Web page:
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British Parliament approves deportations to Rwanda

“Stop the boats” is Prime Minister Sunak's promise: Anyone who comes to Great Britain without papers should be deported to Rwanda. Parliament has now approved this controversial project.

Christoph Prössl

In the end, the majority of MPs in the upper house gave up resistance. Throughout the evening there were several votes in the upper and lower houses, the so-called ping-pong process, a back and forth with amendments.

Yesterday morning, Lord Alex Carlile made it clear on the BBC why, in his view, it was wrong to declare Rwanda a safe third country by law: “Rishi Sunak is asking Parliament to decide that an untruth is true.” The Supreme Court ruled that Rwanda was not a safe third country. And Rwanda has not implemented the agreements reached with the United Kingdom, ssaid the MP.

Sunak increased the pressure again

This is what it's about: After a ruling by the Supreme Court, deportation to Rwanda was stopped. The judges had argued that several international agreements were being violated: the Convention on Human Rights, the UN Refugee Convention and the Convention against Torture. The reason: There are no safe asylum procedures in Rwanda and no protection from persecution. The conservative government then put forward a proposal to simply declare Rwanda safe and thus prevent any possibility of taking legal action against the deportation.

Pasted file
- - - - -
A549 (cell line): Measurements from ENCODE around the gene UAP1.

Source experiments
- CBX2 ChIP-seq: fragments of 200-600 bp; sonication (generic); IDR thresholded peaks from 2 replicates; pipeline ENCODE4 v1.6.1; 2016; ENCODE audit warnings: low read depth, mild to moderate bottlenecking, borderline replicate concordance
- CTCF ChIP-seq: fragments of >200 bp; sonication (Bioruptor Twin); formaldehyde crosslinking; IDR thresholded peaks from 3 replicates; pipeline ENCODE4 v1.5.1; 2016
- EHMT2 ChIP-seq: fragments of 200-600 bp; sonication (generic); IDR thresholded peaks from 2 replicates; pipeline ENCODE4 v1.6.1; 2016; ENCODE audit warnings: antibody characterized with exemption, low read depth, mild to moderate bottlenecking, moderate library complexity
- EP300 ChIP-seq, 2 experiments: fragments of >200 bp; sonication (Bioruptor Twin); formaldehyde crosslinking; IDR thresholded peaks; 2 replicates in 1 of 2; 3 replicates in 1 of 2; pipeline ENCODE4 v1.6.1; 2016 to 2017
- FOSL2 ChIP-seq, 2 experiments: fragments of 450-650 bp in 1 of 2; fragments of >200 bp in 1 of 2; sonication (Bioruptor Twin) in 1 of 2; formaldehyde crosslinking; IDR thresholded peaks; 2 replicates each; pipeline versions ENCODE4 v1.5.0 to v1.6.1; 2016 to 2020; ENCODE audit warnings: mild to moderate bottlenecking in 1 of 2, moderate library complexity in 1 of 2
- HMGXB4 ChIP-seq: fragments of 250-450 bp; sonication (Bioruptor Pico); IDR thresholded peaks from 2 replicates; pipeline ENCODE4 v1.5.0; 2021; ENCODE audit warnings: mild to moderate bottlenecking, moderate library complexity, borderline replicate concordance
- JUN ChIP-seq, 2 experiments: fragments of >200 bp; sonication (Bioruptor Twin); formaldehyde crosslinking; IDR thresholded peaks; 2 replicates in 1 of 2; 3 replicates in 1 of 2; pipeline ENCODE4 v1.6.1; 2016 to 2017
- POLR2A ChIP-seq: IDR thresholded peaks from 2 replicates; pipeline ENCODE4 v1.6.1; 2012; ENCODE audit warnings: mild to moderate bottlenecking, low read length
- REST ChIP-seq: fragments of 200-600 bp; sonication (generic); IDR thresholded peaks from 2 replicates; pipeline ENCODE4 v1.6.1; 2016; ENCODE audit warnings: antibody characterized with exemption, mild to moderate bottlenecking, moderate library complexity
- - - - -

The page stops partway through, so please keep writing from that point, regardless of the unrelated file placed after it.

Before the votes in the upper and lower houses, Sunak appeared before the press again and significantly increased the pressure. “No ifs and buts, the flights will go to Rwanda,” said the prime minister. The conservative government is of the opinion that the deportations are setting an example and preventing refugees from making the dangerous journey across the English Channel.

The first flight is scheduled to take off in ten to twelve weeks

Boris Johnson had already initiated the agreement with Rwanda in 2022, when he was still Prime Minister. Sunak now wants to finally implement the promise, shortly before the regional and national elections, which are likely to take place in October. Sunak has reached a new low in the polls.

Sunak said his government is now providing this deterrent and thereby disrupting the business of criminal smugglers. The first flight is scheduled to take off in ten to twelve weeks. An airline accepted the government's order for deportation. 500 people who are supposed to accompany refugees have already been trained. “The success of the deterrence depends on the further flights we undertake over the summer until the boats are stopped,” Sunak said.

There are still many open questions

Experts doubt whether refugees are really deterred by the deportations. The opposition criticizes the high costs, which are disproportionate. Whether planes with refugees will actually take off for Rwanda in a few weeks will probably depend on the courts. Individuals can still sue. And the fundamental question of whether the judiciary can be curtailed so severely by this law that has just been passed has apparently not yet been clarified.

Christoph Prössl, ARD London, tagesschau, April 23, 2024 5:14 a.m

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